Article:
Why Kids Shouldn’t Be Incarcerated for Giving Dad the Silent Treatment
My husband’s parents divorced when he was in middle school. When I asked how they shared custody of him and his younger sister, he said, “We got to choose who we wanted to live with.” I marveled at that statement.
I wasn’t allowed to make any decisions. I wasn’t asked where I wanted to vacation or what movie I wanted to see. I wasn’t allowed to give the silent treatment or to sulk after being punished. I wasn’t allowed to be angry, loud, energetic, silly or moody. I had no right to anything.
That’s why, when I learned that a Michigan judge sentenced three kids to juvenile detention because they refused to have lunch with their father, I was deeply disappointed in the justice system. During a custody hearing last month, a 9-year-old girl and her 10- and 15-year-old brothers were held in contempt of court by Oakland County Circuit Judge Lisa Gorcyca for refusing to visit with their father Omer Tsimhoni. They’ve been locked up since June 24.
“When you are ready to have lunch with your dad, dinner with your dad, to be normal human beings, I will review this when your dad tells me you’re ready,” Gorcyca said in the hearing. “Otherwise you are living in Children’s Village until you graduate from high school. That’s the order of the court.”
According to the Huffington Post, the kids tried to explain to Gorcyca why they didn’t want to spend time with Tsimhoni. The oldest son said, “He’s violent and he — I saw him hit my mom and I’m not gonna talk to him.”
Whether you believe their father is violent or not doesn’t matter. What matters is that kids don’t stop talking to their parents for no reason. Something is driving their averse feelings. Even if the cause isn’t criminal, that problem isn’t going to be fixed by a court order. It’s an issue best resolved in family therapy.
Legal experts reportedly told The Guardian that the judge may have overstepped her bounds.
The judge called the children “brainwashed.” According to the court transcript she told the teen, “You’re supposed to have a high IQ, which I’m doubting right now because of the way you act. You’re very defiant. You have no manners.”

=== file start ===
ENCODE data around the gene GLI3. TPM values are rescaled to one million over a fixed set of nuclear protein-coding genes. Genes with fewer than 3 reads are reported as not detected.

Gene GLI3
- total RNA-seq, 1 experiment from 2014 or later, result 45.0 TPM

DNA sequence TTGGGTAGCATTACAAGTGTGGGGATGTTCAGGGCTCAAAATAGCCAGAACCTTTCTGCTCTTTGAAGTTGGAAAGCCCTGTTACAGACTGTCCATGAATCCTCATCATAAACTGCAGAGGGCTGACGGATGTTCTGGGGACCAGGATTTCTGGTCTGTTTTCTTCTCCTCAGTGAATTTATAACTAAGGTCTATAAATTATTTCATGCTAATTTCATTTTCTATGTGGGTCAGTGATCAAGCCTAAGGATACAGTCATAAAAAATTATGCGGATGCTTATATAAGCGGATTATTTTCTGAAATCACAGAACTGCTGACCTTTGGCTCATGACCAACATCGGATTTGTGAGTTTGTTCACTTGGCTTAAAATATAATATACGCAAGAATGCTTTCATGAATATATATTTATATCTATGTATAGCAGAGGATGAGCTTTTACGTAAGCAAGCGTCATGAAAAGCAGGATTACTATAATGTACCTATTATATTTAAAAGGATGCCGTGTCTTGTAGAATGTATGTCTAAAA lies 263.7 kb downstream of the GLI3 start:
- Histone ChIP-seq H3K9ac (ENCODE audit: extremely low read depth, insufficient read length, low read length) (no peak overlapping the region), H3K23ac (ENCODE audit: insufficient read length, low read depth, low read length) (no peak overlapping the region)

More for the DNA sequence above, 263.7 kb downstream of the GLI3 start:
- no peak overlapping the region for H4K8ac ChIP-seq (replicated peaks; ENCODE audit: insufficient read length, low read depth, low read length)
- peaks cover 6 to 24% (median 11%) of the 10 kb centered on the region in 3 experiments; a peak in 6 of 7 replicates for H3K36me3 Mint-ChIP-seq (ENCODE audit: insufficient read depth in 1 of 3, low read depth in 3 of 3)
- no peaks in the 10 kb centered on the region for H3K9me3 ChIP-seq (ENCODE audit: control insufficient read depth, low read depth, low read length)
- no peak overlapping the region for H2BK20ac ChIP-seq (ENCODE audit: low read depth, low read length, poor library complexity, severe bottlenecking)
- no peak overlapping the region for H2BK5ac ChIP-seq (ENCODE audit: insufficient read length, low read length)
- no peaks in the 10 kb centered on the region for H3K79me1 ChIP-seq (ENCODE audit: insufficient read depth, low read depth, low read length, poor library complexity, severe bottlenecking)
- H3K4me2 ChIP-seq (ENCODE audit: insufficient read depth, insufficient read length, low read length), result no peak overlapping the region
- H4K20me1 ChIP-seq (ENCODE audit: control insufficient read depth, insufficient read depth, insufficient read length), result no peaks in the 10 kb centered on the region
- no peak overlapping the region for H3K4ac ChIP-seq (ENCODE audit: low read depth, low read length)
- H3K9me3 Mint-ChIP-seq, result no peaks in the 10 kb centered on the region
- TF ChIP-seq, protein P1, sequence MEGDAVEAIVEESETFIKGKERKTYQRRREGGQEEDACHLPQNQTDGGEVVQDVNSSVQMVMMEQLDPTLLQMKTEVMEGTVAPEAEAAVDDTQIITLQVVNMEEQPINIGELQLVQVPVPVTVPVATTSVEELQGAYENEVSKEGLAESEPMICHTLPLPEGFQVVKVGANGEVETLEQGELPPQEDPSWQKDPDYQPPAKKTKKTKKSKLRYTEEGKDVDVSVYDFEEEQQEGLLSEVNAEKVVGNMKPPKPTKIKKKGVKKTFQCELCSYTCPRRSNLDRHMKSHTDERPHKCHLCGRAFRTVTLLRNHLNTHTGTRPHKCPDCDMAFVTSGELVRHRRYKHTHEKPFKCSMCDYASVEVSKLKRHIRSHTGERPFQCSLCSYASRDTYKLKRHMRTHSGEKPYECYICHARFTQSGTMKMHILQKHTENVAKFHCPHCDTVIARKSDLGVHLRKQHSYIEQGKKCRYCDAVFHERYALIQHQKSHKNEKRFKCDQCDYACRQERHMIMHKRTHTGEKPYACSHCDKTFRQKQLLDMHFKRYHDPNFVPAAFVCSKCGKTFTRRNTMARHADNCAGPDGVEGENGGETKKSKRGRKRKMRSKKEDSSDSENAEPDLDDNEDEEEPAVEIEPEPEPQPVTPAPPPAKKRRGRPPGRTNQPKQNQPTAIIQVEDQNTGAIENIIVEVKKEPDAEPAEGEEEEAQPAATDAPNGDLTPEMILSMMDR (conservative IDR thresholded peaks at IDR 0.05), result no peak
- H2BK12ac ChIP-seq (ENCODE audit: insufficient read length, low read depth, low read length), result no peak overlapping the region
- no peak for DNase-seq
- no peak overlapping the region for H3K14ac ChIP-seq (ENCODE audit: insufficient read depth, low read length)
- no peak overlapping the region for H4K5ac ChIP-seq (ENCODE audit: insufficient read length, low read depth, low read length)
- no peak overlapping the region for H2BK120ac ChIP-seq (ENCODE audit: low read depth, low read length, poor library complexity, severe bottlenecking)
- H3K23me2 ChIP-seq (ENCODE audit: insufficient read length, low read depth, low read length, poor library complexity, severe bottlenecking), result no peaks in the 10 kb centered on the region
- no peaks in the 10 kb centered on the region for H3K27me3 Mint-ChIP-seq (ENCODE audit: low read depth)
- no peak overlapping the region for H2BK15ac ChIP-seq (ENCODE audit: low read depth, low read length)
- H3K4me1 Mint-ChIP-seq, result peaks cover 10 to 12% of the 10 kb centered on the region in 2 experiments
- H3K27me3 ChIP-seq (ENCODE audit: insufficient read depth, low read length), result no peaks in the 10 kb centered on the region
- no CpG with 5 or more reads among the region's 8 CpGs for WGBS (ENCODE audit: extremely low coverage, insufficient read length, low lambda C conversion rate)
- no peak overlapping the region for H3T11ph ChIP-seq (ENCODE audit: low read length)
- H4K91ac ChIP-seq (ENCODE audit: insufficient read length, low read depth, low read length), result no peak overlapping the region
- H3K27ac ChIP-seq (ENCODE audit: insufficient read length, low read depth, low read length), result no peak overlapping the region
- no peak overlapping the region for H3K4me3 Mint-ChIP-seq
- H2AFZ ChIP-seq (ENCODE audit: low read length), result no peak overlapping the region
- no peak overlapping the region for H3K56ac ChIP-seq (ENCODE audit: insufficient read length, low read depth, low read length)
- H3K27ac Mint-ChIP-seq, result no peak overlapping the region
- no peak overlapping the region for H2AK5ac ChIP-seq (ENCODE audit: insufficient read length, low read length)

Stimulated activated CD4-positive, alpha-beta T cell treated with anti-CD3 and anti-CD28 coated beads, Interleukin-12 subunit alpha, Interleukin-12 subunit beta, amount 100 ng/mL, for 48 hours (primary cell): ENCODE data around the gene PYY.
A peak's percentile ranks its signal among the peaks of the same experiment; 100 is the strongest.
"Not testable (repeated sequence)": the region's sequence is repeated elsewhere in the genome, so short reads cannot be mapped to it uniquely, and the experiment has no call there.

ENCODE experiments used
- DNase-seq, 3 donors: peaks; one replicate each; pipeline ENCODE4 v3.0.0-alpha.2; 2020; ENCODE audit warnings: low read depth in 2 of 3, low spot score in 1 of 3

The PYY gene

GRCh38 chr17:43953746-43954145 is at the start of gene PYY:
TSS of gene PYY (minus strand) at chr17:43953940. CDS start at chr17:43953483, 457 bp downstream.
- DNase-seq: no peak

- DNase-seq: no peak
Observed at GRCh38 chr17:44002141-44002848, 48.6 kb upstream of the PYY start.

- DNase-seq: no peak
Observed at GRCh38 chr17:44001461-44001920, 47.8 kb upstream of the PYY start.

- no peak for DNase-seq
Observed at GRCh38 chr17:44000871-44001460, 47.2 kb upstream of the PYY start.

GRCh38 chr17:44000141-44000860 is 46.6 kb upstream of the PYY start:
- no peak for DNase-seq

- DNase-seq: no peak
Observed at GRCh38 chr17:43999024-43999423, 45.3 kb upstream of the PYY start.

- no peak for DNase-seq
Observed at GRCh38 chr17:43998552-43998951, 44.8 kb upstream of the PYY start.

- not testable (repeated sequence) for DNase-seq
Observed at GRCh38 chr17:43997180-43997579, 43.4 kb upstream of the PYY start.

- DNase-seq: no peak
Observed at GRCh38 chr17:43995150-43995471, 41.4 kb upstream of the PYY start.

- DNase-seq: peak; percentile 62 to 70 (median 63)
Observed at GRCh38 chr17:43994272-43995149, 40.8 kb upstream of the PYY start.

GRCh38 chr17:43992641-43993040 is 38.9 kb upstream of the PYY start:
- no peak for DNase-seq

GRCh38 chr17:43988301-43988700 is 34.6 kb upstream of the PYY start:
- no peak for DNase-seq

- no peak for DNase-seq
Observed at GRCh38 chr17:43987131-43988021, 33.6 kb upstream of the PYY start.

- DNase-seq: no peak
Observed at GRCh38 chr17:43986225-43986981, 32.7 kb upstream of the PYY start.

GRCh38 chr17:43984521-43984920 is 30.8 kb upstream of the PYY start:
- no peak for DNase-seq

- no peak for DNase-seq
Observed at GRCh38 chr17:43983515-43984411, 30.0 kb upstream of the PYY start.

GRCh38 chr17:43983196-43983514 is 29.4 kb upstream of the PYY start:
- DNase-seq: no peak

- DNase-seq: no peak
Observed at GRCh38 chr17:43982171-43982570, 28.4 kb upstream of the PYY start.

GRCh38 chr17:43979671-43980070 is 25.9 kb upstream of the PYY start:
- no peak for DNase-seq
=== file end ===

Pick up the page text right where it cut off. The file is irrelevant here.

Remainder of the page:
“You want to have your birthdays in Children’s Village? Do you like going to the bathroom in front of people?” the judge asked the girl.
I’m not sure how the kids got dragged into such a situation, but I can’t imagine speaking to them this way is helpful.
Going to jail during your parents’ divorce is like an emotional nightmare becoming a physical one. And of course juvenile detention isn’t well known for helping kids mend and recover broken relationships. Instead, it’s a criminal holding pattern, devoid of the social, educational and familial necessities these kids have a right to, that will release them back into the world with new scars. At which point they’ll probably have a lot to talk to a therapist about. It’s disheartening to see what could have happened to me if my parents had divorced when I was a kid, if I had ended up in Judge Gorcyca’s courtroom.
Their father may request an earlier hearing if “the children are having a healthy relationship and following the order.”
Family issues are complicated and an iron fist, authoritarian approach doesn’t help. Abuse flies under the radar. Trauma happens right under your nose. It could be right next door.
Divorce can be traumatic for kids. There’s no need to add trauma to trauma. When my husband talks about his parents’ divorce, I can still see that young boy in there who felt defeated and lost because he wanted so badly to keep his family together. He just wanted everyone to be happy.
The fact that these three kids haven’t given in and spoken to Dad since June 24 speaks volumes. They feel very strongly about avoiding contact with their father. That’s all anyone, including Judge Gorcyca, should have to know.
**Update: The judge agreed today, July 10, to release the children from juvenile detention to attend summer camp, according to the Detroit Free Press.
Newman, S. (2018). Why Kids Shouldn’t Be Incarcerated for Giving Dad the Silent Treatment. Psych Central. Retrieved on March 28, 2020, from https://psychcentral.com/blog/why-kids-shouldnt-be-incarcerated-for-giving-dad-the-silent-treatment/